The government delays in implementing its promises to reduce tax rates and apply the one-stop-shop wastes the success accomplished at the Economic Summit, according to Managing Partner of Tax for Middle East at Ernst & Young LLP, Sherif El-Kilany.
El-Kilany added the committee formed to follow-up on the implementation of the agreed-on investments should be responsible for making sure the legislations amendments.
Days before the Economic Summit, Minister of Finance Hany Kadry Dimian announced the cabinet’s economic team approved the unification of Egypt’s income tax to a maximum of 22.5% for 10 years.
Dimian highlighted that the government’s decision is coherent with its attempts to support capital-based investments. This includes lowering the tax rate for machine and equipment sales from 10% to 5%. The tax difference will be provided on one settlement after the tax payer submits the first tax return.
Commenting on whether or not the promised taxes will attract investors, El-Kilany said the rate alone cannot determine whether or not the country will attract investments. He added that other factors, such as profit margin, may be more important.
“I support lowering the tax rate to 22.5% as a step to repair the taxation system and stimulate investment,” he said.
El-Kilany mentioned that investors have not lost their interest in investing in Egypt, adding that General Electric and Siemens have started implanting their projects.
Some interested investors have not started because there is no clear vision for the investment incentives, he added.
He also said that investors want to know when the new tax rate will be applied as well as the tax position for the Suez Canal project.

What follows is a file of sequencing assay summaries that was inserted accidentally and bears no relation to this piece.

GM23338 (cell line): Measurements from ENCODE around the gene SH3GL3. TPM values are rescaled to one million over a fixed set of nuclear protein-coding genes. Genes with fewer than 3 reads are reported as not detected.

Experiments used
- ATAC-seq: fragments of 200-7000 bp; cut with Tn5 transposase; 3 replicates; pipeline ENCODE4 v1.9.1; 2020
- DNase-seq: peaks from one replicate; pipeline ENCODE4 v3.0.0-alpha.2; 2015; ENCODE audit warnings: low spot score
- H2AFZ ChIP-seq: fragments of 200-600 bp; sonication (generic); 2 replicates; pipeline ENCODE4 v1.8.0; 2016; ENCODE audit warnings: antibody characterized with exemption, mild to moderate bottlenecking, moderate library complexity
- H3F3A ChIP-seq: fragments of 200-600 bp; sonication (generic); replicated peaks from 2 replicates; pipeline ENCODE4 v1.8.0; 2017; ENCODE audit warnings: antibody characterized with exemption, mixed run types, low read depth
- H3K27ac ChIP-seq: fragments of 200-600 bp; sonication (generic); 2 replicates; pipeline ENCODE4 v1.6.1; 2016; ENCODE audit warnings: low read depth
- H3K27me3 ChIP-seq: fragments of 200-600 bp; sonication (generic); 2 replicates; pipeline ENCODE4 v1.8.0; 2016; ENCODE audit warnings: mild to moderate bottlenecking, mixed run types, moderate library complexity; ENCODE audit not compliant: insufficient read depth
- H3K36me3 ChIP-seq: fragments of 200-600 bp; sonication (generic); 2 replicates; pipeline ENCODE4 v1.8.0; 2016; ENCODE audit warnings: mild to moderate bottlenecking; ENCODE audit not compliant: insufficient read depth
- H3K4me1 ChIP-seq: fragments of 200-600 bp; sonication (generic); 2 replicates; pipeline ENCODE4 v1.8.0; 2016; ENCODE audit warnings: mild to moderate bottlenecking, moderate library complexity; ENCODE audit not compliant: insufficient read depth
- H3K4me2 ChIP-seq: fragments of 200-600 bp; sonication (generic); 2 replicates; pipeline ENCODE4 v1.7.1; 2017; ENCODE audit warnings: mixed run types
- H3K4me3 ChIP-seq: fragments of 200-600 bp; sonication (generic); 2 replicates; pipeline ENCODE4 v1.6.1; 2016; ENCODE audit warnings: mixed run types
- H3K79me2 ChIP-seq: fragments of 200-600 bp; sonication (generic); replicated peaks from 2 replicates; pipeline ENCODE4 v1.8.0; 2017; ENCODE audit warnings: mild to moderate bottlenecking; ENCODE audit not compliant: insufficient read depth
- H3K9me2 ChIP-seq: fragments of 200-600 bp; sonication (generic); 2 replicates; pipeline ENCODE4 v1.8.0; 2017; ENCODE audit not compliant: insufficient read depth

El-Kilany said the Ministry of Finance will have to do more than just lower the tax rate, noting that structuring the taxation system to meet to increase collection and reduce evasion.
Taxes collected during the first nine months of fiscal year (FY) 2014/2015 registered EGP 180bn, increasing by 20% compared to the corresponding period the year before. During this period, Dimian said, the collected income taxes increased by 25%, while the sales tax climbed by 30%.
He added that until 29 April, approximately 353,000 tax reports were filed, increasing by 2% to 3% compared to the same period last year.
On 29 April, HC securities & Investment (HC) raised its predictions for gross domestic product (GDP) from 4.3% to 5% for fiscal year (FY) 2015/2016.
“Sizable lined-up investments, as indicated by contracts worth $36bn and Memoranda of Understanding (MoU) worth $95bn signed during the Economic Summit, imply that this trend should continue, although energy-intensive industries may lag,” the company said.
“In our view, the energy, infrastructure, real estate, and tourism sectors will be the main growth triggers,” the company added.
HC estimated the real investment growth for FY 2016/2016 to be 8.3%.